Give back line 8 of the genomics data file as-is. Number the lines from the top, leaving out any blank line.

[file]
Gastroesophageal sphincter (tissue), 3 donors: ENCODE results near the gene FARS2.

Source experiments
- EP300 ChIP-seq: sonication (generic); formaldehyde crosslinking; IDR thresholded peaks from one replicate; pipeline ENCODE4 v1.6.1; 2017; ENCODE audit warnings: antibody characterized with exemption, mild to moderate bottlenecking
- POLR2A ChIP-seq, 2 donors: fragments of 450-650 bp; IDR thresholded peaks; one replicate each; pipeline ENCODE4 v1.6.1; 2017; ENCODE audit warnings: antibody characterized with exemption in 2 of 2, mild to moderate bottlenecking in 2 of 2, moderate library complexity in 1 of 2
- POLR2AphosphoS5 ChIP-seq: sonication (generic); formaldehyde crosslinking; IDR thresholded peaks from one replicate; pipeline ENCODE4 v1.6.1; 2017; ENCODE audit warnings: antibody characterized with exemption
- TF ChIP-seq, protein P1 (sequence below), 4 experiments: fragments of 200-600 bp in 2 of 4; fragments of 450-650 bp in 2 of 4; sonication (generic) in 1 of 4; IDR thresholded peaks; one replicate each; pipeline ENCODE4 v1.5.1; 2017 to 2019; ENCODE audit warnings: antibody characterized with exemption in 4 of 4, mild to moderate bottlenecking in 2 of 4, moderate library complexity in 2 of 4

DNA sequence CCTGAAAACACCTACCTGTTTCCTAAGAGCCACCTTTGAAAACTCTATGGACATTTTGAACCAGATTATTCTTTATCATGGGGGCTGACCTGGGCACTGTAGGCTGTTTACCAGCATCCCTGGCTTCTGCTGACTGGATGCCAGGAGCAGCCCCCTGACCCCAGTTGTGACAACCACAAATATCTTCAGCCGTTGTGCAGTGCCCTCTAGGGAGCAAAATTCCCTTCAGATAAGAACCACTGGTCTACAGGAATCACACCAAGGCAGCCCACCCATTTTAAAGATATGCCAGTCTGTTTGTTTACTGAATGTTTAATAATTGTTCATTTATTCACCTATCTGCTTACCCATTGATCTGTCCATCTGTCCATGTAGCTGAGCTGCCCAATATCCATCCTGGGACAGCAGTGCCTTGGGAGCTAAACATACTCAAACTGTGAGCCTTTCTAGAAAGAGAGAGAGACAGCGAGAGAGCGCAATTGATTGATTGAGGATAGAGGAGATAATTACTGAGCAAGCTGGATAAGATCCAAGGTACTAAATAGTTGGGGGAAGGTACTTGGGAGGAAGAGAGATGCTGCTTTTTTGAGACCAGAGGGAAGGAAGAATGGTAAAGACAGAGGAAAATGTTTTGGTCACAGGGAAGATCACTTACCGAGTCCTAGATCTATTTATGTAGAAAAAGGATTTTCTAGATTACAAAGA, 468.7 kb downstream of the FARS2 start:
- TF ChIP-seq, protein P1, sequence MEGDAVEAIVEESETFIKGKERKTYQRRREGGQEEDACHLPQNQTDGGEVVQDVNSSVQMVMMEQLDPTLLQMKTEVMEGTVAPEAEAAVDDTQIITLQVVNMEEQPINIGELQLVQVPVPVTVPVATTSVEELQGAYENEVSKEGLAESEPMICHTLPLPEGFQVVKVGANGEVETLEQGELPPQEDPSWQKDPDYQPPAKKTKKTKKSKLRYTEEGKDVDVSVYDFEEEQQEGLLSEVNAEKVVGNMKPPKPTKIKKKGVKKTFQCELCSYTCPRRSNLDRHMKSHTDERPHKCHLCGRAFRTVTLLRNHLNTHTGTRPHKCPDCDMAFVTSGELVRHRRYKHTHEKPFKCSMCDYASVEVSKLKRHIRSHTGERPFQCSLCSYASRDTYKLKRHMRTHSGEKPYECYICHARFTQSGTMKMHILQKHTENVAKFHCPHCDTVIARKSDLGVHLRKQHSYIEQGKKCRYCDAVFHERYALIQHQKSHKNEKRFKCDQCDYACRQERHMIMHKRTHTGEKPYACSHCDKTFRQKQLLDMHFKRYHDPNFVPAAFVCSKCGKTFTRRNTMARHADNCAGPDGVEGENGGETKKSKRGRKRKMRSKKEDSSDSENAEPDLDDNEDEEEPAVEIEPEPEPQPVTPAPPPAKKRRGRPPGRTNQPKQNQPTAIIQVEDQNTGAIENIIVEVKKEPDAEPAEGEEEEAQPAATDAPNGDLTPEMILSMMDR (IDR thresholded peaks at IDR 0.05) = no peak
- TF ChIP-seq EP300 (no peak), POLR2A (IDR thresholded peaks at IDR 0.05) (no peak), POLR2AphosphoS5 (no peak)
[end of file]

- TF ChIP-seq, protein P1, sequence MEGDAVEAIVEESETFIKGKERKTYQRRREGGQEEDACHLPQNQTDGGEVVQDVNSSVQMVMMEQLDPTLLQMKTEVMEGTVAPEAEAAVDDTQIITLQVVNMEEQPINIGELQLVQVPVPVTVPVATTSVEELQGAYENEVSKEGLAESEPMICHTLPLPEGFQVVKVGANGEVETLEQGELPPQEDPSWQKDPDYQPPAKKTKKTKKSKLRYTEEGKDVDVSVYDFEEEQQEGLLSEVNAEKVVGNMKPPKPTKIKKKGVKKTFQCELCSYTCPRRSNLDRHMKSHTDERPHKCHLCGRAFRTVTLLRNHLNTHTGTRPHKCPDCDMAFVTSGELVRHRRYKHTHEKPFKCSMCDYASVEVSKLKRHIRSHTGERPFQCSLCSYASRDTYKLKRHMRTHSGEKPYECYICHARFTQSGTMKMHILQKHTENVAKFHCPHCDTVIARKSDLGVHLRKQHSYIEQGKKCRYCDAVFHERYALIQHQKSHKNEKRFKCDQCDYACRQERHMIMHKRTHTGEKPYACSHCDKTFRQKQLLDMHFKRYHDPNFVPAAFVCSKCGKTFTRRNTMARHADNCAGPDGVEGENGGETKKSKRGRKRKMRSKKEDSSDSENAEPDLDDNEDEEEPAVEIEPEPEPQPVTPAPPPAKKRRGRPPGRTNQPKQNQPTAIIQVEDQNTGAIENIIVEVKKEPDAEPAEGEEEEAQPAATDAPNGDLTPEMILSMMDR (IDR thresholded peaks at IDR 0.05) = no peak